Thu, 7 Apr 88 17:10:53 EDT
Sockets are not really the provider of session service, though they
are the interface to the service. And they don't provide a protocol.
For sockets to provide a session _protocol_ there would have to
be a session protocol data unit to be sent over TCP
when establishing and tearing down the TCP connection.
But such a protocol is not defined separately in the DoD stack. In
some ways, TCP contains its own session protocol, in the SYN and FIN
It is a bug that 4.2 TCP connections can become ESTABLISHED and
receive data when the upper layer process is incapable of receiving
the data. However, TCP has a good mechanism for dealing
with the situation where its ULP does not consume the incoming data:
it indicates a zero window to its TCP peer, which then must cease
to send, though it may send a periodic probe to see if the window has opened.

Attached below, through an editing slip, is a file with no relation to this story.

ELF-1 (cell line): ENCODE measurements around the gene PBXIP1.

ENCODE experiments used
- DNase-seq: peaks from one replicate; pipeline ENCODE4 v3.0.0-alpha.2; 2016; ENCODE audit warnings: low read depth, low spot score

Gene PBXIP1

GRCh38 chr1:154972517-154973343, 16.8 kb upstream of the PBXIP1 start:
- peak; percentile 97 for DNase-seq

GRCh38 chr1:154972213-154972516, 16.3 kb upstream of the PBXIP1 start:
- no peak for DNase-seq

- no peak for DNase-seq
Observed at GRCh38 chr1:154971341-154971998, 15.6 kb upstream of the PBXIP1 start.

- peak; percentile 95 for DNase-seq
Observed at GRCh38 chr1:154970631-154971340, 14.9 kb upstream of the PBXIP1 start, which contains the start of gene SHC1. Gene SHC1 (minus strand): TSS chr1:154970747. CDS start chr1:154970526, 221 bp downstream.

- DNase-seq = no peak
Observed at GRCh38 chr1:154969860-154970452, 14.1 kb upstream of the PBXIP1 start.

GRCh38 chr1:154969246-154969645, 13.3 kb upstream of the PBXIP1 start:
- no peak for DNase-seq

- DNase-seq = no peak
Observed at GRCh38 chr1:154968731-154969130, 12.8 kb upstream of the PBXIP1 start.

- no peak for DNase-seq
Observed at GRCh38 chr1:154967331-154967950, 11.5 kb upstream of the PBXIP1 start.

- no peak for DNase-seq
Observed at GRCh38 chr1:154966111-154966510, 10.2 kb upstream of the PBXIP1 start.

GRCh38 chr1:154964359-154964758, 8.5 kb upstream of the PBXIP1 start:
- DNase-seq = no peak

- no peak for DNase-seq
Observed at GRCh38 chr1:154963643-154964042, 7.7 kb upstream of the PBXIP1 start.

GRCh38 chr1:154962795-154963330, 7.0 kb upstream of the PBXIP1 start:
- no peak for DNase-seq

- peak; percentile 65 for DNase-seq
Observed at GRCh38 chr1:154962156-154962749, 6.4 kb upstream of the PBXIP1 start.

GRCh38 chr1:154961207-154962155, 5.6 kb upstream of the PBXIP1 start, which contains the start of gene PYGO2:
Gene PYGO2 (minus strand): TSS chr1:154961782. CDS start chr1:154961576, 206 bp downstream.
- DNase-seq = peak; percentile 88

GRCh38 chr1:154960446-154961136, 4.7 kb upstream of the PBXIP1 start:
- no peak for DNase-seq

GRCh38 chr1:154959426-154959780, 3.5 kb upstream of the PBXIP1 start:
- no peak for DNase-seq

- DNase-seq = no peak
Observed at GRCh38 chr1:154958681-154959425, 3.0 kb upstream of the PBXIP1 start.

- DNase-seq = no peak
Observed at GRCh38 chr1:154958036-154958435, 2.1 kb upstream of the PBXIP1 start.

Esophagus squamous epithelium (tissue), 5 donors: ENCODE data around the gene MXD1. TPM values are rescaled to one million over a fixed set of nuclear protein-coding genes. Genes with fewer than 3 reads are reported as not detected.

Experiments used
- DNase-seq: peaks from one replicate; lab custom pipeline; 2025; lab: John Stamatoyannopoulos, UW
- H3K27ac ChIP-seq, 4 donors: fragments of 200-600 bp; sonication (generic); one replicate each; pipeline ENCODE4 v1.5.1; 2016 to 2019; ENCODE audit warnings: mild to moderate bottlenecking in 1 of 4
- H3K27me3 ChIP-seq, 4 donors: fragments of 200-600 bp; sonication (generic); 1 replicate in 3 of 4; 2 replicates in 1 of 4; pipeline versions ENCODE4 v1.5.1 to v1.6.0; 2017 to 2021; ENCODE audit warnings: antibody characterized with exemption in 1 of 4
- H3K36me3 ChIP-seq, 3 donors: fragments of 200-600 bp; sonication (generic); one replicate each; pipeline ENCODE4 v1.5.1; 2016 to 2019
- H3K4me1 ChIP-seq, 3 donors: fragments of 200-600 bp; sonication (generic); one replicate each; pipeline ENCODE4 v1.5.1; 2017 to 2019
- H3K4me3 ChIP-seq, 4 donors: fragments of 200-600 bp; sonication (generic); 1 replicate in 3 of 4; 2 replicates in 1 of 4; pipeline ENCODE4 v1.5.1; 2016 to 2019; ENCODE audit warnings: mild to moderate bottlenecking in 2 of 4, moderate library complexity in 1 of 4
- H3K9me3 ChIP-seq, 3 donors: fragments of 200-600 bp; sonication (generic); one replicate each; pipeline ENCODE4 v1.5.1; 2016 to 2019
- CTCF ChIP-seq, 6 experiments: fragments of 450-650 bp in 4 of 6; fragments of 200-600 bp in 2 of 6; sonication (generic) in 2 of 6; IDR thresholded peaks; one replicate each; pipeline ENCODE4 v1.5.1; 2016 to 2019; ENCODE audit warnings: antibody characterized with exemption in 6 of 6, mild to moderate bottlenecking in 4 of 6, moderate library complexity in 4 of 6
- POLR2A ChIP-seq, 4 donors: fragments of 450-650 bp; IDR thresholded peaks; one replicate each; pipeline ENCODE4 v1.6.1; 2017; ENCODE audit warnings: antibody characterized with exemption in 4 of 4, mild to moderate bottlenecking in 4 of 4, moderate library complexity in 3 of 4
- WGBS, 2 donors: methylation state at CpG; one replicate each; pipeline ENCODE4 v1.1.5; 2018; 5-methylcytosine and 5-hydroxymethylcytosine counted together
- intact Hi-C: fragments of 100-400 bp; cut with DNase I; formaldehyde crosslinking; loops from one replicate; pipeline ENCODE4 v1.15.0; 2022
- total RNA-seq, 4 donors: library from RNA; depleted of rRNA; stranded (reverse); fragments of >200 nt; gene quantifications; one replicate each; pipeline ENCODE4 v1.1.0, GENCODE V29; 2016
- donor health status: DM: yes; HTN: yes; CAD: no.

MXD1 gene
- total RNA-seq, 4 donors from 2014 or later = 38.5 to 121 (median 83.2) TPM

A TCP which has been given this zero window needs some way to throttle
the process sending over it. In UNIX, once the send queue gets filled
with the data that can't be sent, the system blocks further writes. There
is no crash. In your case, it looks like the Client sends an 11 byte message
that needs a reply from the Server, so the Client waits without being blocked.
The Recv-Q and Send-Q entries are in bytes. The high-water mark is
an amount queued that determines when to indicate a zero window (receiving)
or block the write (sending). The high-water mark is some multiple
of 1024, often 4096, depending on your version. In 4.3 it is user-settable.
The file descriptor limit which caused your situation is
an implementation matter, nothing to do with the protocol definitions.
In 4.3, the fd limit went up to 100. Even in 4.2-based systems,
one server can establish more than 26 simultaneous connections by
handing off the active sockets to children, then closing its own copies
of the file descriptors.
This archive was generated by hypermail 2.0b3 on Thu Mar 09 2000 - 14:41:55 GMT